A decision to discuss the referral with other agencies without parental knowledge should be authorised by a manager from the Children's Services Trust, and the reasons recorded.

This checking and information gathering stage must involve an immediate assessment of any concerns about either the child's health and development, or actual and/or potential harm, which justify further enquiries, assessments and/or interventions.

Interviews with the child, if appropriate, should take place in a safe environment. All interviews with the child and family members should be undertaken in their preferred language and where appropriate for some people by using non-verbal communication methods.

A manager from the Childrens' Services Trust should be informed by a social worker of any referrals where there is reasonable cause to consider Section 47 Enquiries and authorise the decision to initiate action. If the child and / or family are known to other agencies or the facts clearly indicate that a Section 47 Enquiry is required, the Children's Services Trust should initiate a strategy meeting/discussion immediately, and together with other agencies determine how to proceed.

South Yorkshire Police must be informed at the earliest opportunity if a crime may have been committed. The police should assist other agencies to carry out their responsibilities, where there are concerns about the child's welfare, whether or not a crime has been committed.

5. Concluding a Referral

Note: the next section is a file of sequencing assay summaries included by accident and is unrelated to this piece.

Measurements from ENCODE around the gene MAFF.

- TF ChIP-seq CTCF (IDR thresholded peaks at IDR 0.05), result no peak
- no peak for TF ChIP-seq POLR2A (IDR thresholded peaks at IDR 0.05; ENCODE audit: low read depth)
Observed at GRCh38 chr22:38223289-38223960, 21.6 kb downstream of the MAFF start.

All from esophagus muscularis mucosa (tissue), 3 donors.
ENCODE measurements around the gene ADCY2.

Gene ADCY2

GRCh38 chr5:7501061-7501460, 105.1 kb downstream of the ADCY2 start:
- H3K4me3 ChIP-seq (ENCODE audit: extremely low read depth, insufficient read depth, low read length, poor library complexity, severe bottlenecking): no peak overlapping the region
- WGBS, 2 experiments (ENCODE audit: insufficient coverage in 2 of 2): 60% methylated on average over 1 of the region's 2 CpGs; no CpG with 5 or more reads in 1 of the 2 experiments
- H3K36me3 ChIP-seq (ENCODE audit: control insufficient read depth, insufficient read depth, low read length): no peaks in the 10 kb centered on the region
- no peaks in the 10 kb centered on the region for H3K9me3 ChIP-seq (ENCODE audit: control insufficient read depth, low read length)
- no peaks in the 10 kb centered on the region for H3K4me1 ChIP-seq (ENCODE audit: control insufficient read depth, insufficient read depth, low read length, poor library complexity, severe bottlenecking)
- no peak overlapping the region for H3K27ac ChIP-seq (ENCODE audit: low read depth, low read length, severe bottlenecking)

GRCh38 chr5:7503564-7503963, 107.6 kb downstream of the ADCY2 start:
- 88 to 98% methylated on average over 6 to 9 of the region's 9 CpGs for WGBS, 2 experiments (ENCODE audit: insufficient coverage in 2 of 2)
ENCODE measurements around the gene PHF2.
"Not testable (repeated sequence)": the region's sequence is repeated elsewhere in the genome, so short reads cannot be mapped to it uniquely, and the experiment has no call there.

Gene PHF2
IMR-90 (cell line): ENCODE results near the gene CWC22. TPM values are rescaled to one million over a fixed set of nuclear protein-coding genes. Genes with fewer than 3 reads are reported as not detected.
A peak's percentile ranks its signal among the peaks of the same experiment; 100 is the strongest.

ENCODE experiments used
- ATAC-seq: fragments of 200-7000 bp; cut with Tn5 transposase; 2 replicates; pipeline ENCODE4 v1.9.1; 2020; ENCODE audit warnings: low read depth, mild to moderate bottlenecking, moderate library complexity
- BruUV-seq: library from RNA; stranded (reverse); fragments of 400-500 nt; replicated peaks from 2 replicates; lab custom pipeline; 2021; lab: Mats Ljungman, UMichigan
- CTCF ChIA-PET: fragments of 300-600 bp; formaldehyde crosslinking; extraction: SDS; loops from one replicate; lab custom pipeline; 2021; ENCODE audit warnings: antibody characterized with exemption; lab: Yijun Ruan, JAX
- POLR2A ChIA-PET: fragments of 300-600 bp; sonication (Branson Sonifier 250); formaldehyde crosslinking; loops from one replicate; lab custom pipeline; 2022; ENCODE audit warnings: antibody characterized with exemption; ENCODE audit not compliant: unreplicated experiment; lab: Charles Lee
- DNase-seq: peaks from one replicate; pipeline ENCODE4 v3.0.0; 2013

At the end of the referral discussion, the referrer and Children's Services Trust should be clear about the proposed action, who will be taking it, timescales and whether no further action will be taken.

Referral outcomes about a child, where there may be concerns, typically fall in to four categories and pathways:

  • No further action, which may include information to signpost to other agencies;
  • Early Help - referrals for intervention and prevention services within the Early Help services range of provision;
  • Child in Need services - assessment to be undertaken by the Children's Services Trust (Section 17 CA 1989);
  • Child Protection services – assessment and child protection enquiries to be undertaken by the Children's Services Trust (Section 47 CA 1989) with active involvement of other agencies such as the police.

Whatever the outcome of a referral, it should have been assessed by a qualified social worker and a decision should have been made by the relevant line manager within the time scale of 1 working day about what should happen next. The manager from the Children's Services Trust must approve the outcome of the referral and ensure that a record has been commenced and/or updated.

The social worker should inform, in writing, all the relevant agencies and the child, if appropriate, and family of their decisions and, if the child is a Child in Need, of the plan for providing support.

In the case of referrals from members of the public, feedback must be consistent with the rights to confidentiality of the child and their family.

If the referrer disagrees with the decisions made by the Children's Services Trust about the outcome of the referral, they may consider making a complaint under the local Complaint Procedure or raise the matter under the Resolving Professional Differences Protocol.

The child and parents should be routinely informed about local procedures for raising complaints, if they wish to, and local advocacy services.